It's a new subdivision that, once complete, will offer 20 smaller-sized homes.
"The houses are between 1,100 and 1,250 square feet," said Tara Tschritter, founder and president of Little House Contracting Corporation.
Called the LIV community, the subdivision will be situated in the McKinley Beach area of Kelowna.
Tschritter said the two-to-three bedroom homes were inspired, size-wise, by the past.
"Back in the '40s, '50s there were a lot of small-home neighbourhoods like in the downtown core that we see, where homes were built anywhere form about 800 to 1000 square feet," she said. "That was actually very typical but now ever since the '70s, '80s '90s, houses just seem to get bigger and bigger."
But she said these days, many people are actually wanting smaller homes.
"It's really been increasing over the past, I'd say 10 years," Tschritter said. "With everything now in the media around climate change and the climate crisis, people are looking at different ways to live and this is a simple way to reduce your impact on the environment."
Proponents and developers of smaller-sized home like Tschritter say there are a number of benefits to living in smaller spaces, including environmental and financial.
"Just having a smaller footprint in general means you're consuming less, you're taking up less land, you're requiring less utilities to operate your house, you are requiring less material to build your house and you don't have to fill it with us much," Tschritter said.
Maureen Grainger is purchasing one of the little houses.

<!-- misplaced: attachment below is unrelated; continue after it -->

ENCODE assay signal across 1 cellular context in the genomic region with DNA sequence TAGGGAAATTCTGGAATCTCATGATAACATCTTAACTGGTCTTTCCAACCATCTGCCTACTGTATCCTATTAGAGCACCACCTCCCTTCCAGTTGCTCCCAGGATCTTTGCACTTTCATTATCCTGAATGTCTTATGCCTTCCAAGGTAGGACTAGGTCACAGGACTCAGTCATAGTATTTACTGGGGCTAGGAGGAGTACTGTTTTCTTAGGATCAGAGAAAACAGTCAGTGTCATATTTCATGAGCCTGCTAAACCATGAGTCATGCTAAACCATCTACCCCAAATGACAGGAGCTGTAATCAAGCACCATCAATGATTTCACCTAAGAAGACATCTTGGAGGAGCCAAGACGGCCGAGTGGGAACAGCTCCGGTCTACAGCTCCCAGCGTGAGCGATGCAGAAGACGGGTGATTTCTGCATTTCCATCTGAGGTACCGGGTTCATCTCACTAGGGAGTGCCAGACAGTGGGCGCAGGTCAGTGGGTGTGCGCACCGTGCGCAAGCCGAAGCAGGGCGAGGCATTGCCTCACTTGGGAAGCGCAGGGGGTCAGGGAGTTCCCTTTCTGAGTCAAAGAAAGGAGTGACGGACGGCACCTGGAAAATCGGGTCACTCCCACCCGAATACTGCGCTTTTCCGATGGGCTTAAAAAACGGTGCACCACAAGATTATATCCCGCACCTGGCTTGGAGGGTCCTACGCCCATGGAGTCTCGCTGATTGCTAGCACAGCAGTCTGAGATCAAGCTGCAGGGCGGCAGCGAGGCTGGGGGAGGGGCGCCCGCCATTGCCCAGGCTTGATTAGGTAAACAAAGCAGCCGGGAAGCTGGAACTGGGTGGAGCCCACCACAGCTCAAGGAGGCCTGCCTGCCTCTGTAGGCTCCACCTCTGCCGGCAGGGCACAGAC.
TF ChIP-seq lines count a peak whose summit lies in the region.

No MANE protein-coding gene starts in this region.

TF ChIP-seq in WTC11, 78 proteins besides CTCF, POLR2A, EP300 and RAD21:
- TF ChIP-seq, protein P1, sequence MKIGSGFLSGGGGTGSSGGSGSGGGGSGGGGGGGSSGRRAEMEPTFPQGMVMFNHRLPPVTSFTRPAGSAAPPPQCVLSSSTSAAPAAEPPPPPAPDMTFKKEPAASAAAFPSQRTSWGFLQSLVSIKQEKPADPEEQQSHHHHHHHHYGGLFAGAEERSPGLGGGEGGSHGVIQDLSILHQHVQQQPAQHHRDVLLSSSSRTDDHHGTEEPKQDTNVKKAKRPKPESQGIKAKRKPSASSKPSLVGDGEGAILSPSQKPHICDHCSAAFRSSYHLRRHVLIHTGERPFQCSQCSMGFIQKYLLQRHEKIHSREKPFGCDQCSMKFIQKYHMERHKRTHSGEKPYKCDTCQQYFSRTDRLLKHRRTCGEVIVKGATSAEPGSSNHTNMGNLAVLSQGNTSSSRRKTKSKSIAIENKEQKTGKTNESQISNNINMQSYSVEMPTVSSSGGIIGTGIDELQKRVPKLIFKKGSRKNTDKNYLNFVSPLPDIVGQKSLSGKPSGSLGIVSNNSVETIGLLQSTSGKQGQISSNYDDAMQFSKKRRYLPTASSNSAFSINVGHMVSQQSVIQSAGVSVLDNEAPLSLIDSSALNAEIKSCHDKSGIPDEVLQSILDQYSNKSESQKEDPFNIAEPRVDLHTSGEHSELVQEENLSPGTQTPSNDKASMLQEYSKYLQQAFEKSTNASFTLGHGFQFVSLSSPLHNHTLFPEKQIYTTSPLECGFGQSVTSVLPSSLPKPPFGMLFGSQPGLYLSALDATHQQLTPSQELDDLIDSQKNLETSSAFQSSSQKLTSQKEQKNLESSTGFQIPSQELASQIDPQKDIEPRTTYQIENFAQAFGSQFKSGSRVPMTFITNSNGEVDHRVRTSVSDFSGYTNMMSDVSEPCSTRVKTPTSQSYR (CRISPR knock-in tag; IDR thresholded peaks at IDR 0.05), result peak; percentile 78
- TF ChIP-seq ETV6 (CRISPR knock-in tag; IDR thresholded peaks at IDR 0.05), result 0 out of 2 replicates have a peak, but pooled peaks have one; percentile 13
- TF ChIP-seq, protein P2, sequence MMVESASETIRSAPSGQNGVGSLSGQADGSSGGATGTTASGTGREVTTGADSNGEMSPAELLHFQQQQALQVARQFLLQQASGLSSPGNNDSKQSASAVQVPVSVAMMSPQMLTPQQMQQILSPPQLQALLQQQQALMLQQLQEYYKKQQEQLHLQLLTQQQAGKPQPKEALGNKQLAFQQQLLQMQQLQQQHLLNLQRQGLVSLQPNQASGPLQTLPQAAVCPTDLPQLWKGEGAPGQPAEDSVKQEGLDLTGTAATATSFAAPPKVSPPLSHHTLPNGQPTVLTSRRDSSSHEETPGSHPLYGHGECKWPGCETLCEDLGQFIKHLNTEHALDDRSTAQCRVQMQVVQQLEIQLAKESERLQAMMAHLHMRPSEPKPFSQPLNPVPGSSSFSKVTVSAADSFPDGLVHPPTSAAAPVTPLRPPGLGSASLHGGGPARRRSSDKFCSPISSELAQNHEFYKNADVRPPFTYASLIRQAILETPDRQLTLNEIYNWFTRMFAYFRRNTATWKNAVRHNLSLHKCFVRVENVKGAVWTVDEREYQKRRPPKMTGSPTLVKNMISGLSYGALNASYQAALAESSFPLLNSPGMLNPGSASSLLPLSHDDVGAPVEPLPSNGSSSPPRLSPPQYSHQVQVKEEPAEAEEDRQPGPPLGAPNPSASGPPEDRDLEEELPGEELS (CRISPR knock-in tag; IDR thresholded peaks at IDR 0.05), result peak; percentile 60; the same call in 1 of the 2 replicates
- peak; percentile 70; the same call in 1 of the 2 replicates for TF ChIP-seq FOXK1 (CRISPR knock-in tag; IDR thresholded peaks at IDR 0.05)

"I'm an environmental professional, I have a master's in sustainability so the development…is in complete alignment with my values," she told Global News.
Grainger will lose about 1,000 square feet when she moves form her current home into the new one.
"The smaller the footprint, the more it resonates with me personally…I love the idea of a community and everybody in that community has the same commitment, solar panels and an EV (electrical vehicle) charger….it is just amazing."
The homes start at $488,000. While the price of these little houses may be lower than the average price of a Kelowna home, it's still on par with what it costs to build per square foot.
"There's been a lot of changes to our building code, which is really, really great for our environment," Tschritter said. "But with that comes an expense to building. Also, we live in a very sought-after community so land costs money, trades costs money, all the materials to build a home costs money."
Grainger's home will be ready in about a year's time. In addition to leaving a smaller footprint on the environment and paying less in utility bills, she's also looking forward to fewer house chores.
"I won't have to vacuum as much," she said.